The greatest misfortune has already befallen, and the world, in its wisdom, decided to call it Brexit.

• • •

If Heaven exists, what would you like to hear God say when you arrive at the Pearly Gates? 

"Come on in, dear boy. The kettle's boiled, and the tea's brewing nicely. I've even made some of those strawberry jam and double cream doughnuts you so love. You can eat whatever you like now. Oh, and by the way, Trump is one of ours. Who says I don't have a sense of humour?"

• • • • •

That’s it for this month. Remember, if you want to ask an author a question you feel the rest of us would enjoy the answer to, send it to me. I’ll do all the work, and share it in a future issue.

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Another great AAA installment, Carlos! I enjoy learning more about authors and their motivations, some whom I'm familiar with and some I need to become familiar with. So many great answers! I like hearing how authors put heart and soul into their writing.

 

(As for why I once had green hair... I also once had a mohawk... and no hair... but that's careening off the AAA page.) 

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4 minutes ago, MacGreg said:

Another great AAA installment, Carlos! I enjoy learning more about authors and their motivations, some whom I'm familiar with and some I need to become familiar with. So many great answers! I like hearing how authors put heart and soul into their writing.

 

(As for why I once had green hair... I also once had a mohawk... and no hair... but that's careening off the AAA page.) 

Not sharing pics of that? Just asking.  LOL  

 

I enjoyed this month's AAA.  I don't always get here, but I enjoy it when I manage it. 

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2 minutes ago, MichaelS36 said:

Not sharing pics of that? Just asking.  LOL  

 

I enjoyed this month's AAA.  I don't always get here, but I enjoy it when I manage it. 

There's a pic of the green hair in my photos. That's it.

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1 minute ago, MacGreg said:

There's a pic of the green hair in my photos. That's it.

Yes, Sir.  

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1 hour ago, MacGreg said:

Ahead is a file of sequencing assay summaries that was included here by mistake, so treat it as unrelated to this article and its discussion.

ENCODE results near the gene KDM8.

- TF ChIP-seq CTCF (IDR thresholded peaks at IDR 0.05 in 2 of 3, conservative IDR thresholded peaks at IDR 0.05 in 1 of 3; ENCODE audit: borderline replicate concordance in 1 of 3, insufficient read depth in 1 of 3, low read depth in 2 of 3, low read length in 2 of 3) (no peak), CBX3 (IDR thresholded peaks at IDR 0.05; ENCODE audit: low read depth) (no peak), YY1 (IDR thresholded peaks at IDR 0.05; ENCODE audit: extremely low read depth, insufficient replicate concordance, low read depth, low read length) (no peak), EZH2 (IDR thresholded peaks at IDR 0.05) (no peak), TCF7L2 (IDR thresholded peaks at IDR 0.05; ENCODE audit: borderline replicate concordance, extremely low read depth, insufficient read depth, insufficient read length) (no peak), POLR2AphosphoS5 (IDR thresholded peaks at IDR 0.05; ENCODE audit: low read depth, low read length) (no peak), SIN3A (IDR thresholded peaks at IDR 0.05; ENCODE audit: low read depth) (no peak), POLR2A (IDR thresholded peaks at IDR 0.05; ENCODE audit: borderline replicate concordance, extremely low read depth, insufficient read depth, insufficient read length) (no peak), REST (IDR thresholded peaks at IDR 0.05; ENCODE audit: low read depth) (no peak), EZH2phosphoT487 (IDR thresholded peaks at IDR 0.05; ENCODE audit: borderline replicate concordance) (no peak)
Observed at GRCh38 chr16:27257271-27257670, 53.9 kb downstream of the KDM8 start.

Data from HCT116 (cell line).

There's a pic of the green hair in my photos. That's it.

 

That's how I knew about it. Post a mohawk one... :P

 

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This is another wonderful edition of AAA. As always, its great learning about the fantastic authors here, even that wolf-whatever guy ;)  Thanks for putting this together Carlos and letting me be a part of it.

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Lots of good questions and great answers! Always love reading these. :) 

3 hours ago, MacGreg said:

 

(As for why I once had green hair... I also once had a mohawk... and no hair... but that's careening off the AAA page.) 

I have had all three of those things. Mohawk only lasted two weeks before I shaved my head, but it was, in fact, green. /off topic

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first of all, thanks for all your work on this feature Carlos.  i imagine it takes a fair bit of time

it was really good to learn about new authors this month.  i've read some of @R. Eric work and enjoyed it.  i've added @Twisted_Dreemz and @lomax61 to my list to check out, thanks!

as for @WolfM his poetry is good, and i'm glad you were able to feature him here.

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      In AtA #34, we hear from authors ColumbusGuy, craftingmom, and pmdacey.
       
      For their protection, the members who asked these questions shall remain nameless (unless they choose to reveal themselves). Please note that all author replies are copied as is, spelling errors and grammar eccentricities original to the individual.
       
      First up is author ColumbusGuy, who first appeared in AtA #29 a few months back. I’m sure it’ll come as a shock to know that this author is from Columbus, Ohio. You probably will remember this guy as the author of Jay & Miles, but there’s also Pompeii Passions, which is way better than the movie. Of course, I like historical fiction and convoluted characters. Still, if you haven’t branched out to some of ColumbusGuy’s other stuff, you’re missing out. For shorter works, check out his prompts. Oh, and did you know this guy likes to garden? Perhaps he can talk some sense into my black thumb…